Chapter Eleven The Meaning Of It

The methods of phylogenetic systematics are discussed in a number of sources. Key primary literature includes the classic work of Willi Hennig, published originally in German (Grundz├╝ge einer Theorie der phylogenetischen Systematik [Berlin: Deutscher Zentralverlag, 1950]) and translated into English more than a decade later (Phylogenetic Systematics, trans. D. D. Davis and R. Zangerl [Urbana: University of Illinois Press, 1966]).

Methods of phylogenetic reconstruction, which form the basis for the chapter, are discussed in detail in P. Forey, ed., Cladistics: A Practical Course in Systematics (Oxford, Eng.: Clarendon Press, 1992); D. Hillis, C. Moritz, and B. Mable, eds., Molecular Systematics (Sunderland, Mass.: Sinauer Associates, 1996); R. DeSalle, G. Girbet, and W. Wheeler, Molecular Systematics and Evolution: Theory and Practice (Basel: BirkhauserVerlag, 2002).

A comprehensive treatment of the phenomenon of independent evolution of similar features is in M. Sanderson and L. Hufford, Homoplasy: The Recurrence of Similarity in Evolution (San Diego: Academic Press, 1996).

To see the tree of life and the different hypotheses for the relationships between living creatures, visit

The notion that our evolutionary history has medical implications has been the subject of several good recent books. For comprehensive and well-referenced treatments, see N. Boaz, Evolving Health: The Origins of Illness and How the Modern World Is Making Us Sick (New York: Wiley, 2002); D. Mindell, The Evolving World: Evolution in Everyday Life (Cambridge, Mass.: Harvard University Press, 2006); R. M. Nesse and G. C. Williams, Why We Get Sick: The New Science of Darwinian Medicine (New York: Vintage, 1996); W. R. Trevathan, E. O. Smith, and J. J. McKenna, Evolutionary Medicine (New York: Oxford University Press, 1999).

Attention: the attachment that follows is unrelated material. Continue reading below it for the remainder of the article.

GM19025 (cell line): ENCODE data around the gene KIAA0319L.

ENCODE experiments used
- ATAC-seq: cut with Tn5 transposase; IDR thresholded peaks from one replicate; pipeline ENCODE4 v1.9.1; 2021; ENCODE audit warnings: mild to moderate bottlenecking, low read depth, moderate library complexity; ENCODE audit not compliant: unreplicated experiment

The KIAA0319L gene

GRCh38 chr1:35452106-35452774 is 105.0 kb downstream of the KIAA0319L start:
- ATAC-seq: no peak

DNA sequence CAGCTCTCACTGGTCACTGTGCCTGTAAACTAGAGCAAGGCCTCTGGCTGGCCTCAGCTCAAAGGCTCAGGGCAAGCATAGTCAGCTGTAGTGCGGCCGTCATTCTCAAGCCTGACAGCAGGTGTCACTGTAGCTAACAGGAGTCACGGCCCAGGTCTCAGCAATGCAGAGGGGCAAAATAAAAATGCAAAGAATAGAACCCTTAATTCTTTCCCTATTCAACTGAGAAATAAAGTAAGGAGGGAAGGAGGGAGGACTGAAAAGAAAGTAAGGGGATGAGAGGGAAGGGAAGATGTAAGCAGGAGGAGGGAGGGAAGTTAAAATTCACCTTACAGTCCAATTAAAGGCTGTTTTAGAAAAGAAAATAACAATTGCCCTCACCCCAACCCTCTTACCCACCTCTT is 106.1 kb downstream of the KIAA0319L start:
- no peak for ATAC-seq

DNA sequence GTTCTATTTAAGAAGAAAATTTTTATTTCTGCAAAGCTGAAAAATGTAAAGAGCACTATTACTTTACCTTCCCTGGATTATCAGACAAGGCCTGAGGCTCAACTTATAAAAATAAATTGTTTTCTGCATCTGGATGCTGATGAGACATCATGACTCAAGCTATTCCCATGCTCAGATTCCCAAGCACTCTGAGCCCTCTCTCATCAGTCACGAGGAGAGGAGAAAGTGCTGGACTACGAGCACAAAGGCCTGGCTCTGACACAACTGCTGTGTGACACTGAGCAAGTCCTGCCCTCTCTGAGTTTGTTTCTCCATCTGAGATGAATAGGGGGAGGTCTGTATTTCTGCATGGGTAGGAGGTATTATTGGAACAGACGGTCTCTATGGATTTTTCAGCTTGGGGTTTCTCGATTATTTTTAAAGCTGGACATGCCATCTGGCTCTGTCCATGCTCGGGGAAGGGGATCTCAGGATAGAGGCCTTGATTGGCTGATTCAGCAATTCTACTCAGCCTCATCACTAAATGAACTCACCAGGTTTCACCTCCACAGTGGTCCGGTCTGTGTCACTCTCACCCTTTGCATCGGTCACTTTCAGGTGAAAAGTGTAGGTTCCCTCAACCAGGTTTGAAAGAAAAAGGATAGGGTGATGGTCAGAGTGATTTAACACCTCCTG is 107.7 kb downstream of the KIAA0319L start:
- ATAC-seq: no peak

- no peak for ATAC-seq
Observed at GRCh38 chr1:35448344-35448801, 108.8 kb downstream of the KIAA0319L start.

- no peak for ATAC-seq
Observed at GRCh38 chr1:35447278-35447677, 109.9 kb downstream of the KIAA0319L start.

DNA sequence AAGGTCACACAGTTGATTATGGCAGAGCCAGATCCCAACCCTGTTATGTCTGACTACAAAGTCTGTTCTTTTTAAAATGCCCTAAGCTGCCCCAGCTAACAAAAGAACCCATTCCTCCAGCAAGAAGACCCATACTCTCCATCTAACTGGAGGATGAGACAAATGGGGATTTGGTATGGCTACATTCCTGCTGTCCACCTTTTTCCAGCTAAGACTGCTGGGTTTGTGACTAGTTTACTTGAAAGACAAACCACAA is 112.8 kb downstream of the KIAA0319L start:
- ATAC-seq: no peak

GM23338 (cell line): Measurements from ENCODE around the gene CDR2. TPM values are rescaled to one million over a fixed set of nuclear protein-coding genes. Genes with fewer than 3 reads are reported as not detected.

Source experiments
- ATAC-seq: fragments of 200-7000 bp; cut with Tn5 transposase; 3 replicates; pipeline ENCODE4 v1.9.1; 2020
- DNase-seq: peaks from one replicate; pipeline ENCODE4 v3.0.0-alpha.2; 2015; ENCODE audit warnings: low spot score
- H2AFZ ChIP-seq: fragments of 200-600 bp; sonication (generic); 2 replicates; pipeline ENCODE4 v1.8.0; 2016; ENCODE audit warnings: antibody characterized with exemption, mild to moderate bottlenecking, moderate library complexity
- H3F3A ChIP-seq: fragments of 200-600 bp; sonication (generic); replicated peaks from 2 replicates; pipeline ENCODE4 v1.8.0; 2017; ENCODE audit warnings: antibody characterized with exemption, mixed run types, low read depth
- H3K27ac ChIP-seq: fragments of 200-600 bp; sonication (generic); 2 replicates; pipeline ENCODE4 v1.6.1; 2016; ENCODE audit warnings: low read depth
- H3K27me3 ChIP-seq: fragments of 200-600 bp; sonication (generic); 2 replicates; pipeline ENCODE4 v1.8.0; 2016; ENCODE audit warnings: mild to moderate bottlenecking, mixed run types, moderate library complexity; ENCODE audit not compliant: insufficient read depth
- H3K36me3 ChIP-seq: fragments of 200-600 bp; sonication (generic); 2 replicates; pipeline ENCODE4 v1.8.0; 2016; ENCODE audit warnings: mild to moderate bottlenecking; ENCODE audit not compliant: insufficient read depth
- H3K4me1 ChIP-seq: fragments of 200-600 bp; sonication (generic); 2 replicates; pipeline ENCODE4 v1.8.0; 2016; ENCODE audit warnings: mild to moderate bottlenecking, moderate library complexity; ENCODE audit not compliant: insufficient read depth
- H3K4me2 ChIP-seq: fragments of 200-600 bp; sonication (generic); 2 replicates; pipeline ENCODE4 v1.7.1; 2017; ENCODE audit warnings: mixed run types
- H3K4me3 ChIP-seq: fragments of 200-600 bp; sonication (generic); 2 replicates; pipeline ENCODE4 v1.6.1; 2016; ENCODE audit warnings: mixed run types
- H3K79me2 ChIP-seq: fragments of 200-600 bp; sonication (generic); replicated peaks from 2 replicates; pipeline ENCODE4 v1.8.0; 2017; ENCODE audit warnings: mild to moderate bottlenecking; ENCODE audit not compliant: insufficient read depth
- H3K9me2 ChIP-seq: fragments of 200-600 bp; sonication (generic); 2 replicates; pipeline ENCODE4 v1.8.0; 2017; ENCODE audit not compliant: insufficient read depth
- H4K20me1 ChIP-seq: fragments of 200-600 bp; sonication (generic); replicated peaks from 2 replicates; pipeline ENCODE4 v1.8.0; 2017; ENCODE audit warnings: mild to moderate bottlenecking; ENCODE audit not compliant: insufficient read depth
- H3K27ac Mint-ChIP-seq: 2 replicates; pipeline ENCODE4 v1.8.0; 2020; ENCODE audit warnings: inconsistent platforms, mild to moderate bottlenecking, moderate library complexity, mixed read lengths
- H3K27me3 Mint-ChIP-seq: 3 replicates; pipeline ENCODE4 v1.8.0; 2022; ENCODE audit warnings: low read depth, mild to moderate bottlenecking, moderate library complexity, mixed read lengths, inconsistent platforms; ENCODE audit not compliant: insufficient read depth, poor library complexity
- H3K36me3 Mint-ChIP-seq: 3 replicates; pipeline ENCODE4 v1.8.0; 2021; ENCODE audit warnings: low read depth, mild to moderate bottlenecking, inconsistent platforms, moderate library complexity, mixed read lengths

The apnea example I derived from discussions with Nino Ramirez, chairman of the Department of Anatomy at the University of Chicago. The hiccup example is derived from Straus, C., et al. (2003) A phylogenetic hypothesis for the origin of hiccoughs, Bioessays 25:182-188. The human-bacterial gene switch used in the study of mitochondrial cardioencephalomyopathy was originally discussed in Lucioli, S., et al. (2006) Introducing a novel human mtDNA mutation into the Paracoccus denitriticans COX 1 gene explains functional deficits in a patient, Neurogenetics 7:51-57.

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